Austin J Dent. 2018; 5(2): 1104.
Chairside Protocol for Posterior Single-Unit Implant Restorations in a Complete Digital Workflow
Joda T¹*, Ferrari M² and Zitzmann NU³
¹Department of Reconstructive Dentistry & Gerodontology, School of Dental Medicine, University of Bern, Switzerland
²Department of Prosthodontics & Dental Materials, School of Dental Medicine, University of Siena, Italy
³Department of Reconstructive Dentistry,University Center for Dental Medicine Basel, University of Basel, Switzerland
*Corresponding author: Joda T, Head, Section for Digital Reconstructive Technology and Implant Dentistry, Department of Reconstructive Dentistry School of Dental Medicine, University of Bern, Switzerland
Received: December 22, 2017; Accepted: January 19, 2018; Published: January 31, 2018
Aim: Introduction of a step-wise sequence for chairside treatment with a posteriorsingle-unit implant restoration in a complete digital workflow.
Materials and Methods: The clinical case report describes the surgical andprosthodontic workflows for the rehabilitation with an implant crown using Computer-Assisted Implant Dentistry (CAID): starting with digital data acquisition and virtual treatment planning, following by guided implant placement including digital impression-taking, and finally CAD/CAM-processing and -production of the implant crown.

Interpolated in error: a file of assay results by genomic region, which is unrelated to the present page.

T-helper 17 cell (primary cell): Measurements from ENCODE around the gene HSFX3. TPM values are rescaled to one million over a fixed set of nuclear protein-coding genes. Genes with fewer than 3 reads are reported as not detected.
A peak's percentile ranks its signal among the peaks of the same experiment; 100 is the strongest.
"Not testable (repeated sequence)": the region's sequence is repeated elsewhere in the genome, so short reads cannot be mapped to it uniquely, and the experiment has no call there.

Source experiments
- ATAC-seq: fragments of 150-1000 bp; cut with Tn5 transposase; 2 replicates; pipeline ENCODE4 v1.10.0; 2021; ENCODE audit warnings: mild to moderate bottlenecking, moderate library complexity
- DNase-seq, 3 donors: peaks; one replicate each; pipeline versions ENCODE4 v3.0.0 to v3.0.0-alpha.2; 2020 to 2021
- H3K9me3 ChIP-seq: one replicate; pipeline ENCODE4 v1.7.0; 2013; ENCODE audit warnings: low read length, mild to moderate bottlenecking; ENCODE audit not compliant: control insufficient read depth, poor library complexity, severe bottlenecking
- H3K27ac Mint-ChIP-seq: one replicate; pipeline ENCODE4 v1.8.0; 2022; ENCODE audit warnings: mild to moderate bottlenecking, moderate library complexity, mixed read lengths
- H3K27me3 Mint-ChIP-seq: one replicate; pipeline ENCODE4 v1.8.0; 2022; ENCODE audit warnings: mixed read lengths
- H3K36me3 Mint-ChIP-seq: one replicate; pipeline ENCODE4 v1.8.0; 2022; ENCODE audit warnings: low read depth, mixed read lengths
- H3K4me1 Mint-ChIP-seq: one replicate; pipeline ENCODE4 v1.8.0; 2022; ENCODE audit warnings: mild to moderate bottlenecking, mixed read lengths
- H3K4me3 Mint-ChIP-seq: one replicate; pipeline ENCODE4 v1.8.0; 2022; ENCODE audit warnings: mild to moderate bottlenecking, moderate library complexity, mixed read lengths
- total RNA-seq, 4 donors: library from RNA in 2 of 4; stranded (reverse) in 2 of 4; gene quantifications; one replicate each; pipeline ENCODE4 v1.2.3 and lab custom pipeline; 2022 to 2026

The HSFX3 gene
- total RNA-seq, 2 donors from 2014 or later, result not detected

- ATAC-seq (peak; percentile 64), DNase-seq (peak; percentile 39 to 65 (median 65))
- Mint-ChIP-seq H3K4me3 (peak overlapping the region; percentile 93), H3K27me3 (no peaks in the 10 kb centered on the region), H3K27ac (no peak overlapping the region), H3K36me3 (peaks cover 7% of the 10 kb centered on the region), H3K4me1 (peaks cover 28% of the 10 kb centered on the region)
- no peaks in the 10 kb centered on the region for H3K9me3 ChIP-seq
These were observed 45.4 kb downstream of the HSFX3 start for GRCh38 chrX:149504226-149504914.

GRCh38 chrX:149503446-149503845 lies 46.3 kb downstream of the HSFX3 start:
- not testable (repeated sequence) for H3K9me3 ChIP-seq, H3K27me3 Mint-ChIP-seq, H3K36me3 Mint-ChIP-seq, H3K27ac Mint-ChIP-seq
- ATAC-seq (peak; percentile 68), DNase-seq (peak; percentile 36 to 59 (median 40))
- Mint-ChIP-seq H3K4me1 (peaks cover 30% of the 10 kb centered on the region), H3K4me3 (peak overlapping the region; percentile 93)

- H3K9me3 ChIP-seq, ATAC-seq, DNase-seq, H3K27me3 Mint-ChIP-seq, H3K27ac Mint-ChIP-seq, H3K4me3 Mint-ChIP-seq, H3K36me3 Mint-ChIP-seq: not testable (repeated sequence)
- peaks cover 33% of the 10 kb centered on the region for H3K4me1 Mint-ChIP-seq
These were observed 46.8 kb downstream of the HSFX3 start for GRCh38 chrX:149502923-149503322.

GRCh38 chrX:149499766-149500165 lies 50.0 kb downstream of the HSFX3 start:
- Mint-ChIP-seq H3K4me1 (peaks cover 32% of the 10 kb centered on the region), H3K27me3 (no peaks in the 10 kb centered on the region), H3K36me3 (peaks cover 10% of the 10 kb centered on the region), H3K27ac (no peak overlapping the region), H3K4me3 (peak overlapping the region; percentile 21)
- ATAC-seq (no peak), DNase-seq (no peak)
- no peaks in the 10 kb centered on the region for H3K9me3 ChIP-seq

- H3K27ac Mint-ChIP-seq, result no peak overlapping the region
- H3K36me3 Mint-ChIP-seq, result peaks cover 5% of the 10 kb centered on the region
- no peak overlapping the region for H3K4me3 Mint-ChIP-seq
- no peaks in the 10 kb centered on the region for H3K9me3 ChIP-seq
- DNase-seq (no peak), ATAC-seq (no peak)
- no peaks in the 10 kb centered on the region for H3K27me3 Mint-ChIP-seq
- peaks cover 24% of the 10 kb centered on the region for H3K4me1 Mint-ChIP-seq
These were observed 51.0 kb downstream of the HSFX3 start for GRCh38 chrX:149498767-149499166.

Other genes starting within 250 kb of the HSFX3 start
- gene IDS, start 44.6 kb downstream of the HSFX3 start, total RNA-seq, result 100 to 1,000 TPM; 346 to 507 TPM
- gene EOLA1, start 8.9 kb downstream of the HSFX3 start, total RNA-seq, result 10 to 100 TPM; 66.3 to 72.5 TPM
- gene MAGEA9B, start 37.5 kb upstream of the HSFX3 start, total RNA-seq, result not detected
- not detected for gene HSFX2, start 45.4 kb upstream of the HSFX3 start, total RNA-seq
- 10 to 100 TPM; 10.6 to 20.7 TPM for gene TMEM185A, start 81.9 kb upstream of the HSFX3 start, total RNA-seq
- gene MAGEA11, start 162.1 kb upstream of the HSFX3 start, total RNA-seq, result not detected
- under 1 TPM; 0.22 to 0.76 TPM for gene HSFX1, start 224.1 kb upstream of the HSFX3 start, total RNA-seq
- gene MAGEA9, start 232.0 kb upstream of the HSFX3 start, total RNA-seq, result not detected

Results: The entire treatment protocol plus technical work steps are integrated in avalidated seamless process using original-to-original implant components for in-house production.
Conclusion: Surgical and prosthodontic protocols for the treatment with monolithicimplant crowns using CAID in a complete digital workflow without any physical models have to be considered in place of conventional manufacturing.
Keywords: Implant dentistry; Digital workflow; Chairside dentistry; Computer-Assisted Implant Dentistry (CAID); Guided implant surgery; Monolithic restoration
Restoration driven implant placement is a key factor for successful implant therapy. In this context, Computer-Assisted Implant Dentistry (CAID) offers a powerful instrument for treatment planning, surgical placement and prosthodontic rehabilitation in an interdisciplinary approach.